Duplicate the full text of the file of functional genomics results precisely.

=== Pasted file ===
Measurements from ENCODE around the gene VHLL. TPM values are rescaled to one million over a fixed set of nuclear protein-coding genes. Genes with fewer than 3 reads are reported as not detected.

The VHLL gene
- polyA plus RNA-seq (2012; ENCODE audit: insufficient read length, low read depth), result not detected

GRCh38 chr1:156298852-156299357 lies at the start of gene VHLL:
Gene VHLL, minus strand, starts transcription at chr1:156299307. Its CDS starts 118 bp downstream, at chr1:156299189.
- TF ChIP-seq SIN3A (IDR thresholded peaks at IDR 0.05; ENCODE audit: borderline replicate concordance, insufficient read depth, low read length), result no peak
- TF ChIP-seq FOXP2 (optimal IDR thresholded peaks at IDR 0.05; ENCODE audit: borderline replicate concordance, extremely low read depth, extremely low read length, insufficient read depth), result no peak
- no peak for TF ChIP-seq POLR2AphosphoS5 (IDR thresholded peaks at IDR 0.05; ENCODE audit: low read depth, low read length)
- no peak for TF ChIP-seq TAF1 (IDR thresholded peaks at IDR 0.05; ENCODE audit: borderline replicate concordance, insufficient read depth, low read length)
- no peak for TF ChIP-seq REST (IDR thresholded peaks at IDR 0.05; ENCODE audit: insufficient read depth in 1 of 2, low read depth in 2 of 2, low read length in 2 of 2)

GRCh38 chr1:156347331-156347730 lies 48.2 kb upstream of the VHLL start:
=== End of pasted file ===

Measurements from ENCODE around the gene VHLL. TPM values are rescaled to one million over a fixed set of nuclear protein-coding genes. Genes with fewer than 3 reads are reported as not detected.

The VHLL gene
- polyA plus RNA-seq (2012; ENCODE audit: insufficient read length, low read depth), result not detected

GRCh38 chr1:156298852-156299357 lies at the start of gene VHLL:
Gene VHLL, minus strand, starts transcription at chr1:156299307. Its CDS starts 118 bp downstream, at chr1:156299189.
- TF ChIP-seq SIN3A (IDR thresholded peaks at IDR 0.05; ENCODE audit: borderline replicate concordance, insufficient read depth, low read length), result no peak
- TF ChIP-seq FOXP2 (optimal IDR thresholded peaks at IDR 0.05; ENCODE audit: borderline replicate concordance, extremely low read depth, extremely low read length, insufficient read depth), result no peak
- no peak for TF ChIP-seq POLR2AphosphoS5 (IDR thresholded peaks at IDR 0.05; ENCODE audit: low read depth, low read length)
- no peak for TF ChIP-seq TAF1 (IDR thresholded peaks at IDR 0.05; ENCODE audit: borderline replicate concordance, insufficient read depth, low read length)
- no peak for TF ChIP-seq REST (IDR thresholded peaks at IDR 0.05; ENCODE audit: insufficient read depth in 1 of 2, low read depth in 2 of 2, low read length in 2 of 2)

GRCh38 chr1:156347331-156347730 lies 48.2 kb upstream of the VHLL start: